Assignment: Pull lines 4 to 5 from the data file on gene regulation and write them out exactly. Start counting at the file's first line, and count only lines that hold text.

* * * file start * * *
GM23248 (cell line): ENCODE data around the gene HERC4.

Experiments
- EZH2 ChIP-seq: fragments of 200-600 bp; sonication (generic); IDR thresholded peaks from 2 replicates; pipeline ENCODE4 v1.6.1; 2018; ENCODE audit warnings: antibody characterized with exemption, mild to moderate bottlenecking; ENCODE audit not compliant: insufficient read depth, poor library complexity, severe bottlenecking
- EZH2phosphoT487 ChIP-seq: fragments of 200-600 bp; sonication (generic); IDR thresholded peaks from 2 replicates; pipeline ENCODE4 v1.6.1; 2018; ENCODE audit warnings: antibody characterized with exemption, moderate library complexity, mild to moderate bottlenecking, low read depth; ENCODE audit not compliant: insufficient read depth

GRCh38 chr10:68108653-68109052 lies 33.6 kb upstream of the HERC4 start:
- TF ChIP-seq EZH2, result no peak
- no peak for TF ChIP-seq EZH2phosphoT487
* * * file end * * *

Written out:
- EZH2phosphoT487 ChIP-seq: fragments of 200-600 bp; sonication (generic); IDR thresholded peaks from 2 replicates; pipeline ENCODE4 v1.6.1; 2018; ENCODE audit warnings: antibody characterized with exemption, moderate library complexity, mild to moderate bottlenecking, low read depth; ENCODE audit not compliant: insufficient read depth

GRCh38 chr10:68108653-68109052 lies 33.6 kb upstream of the HERC4 start: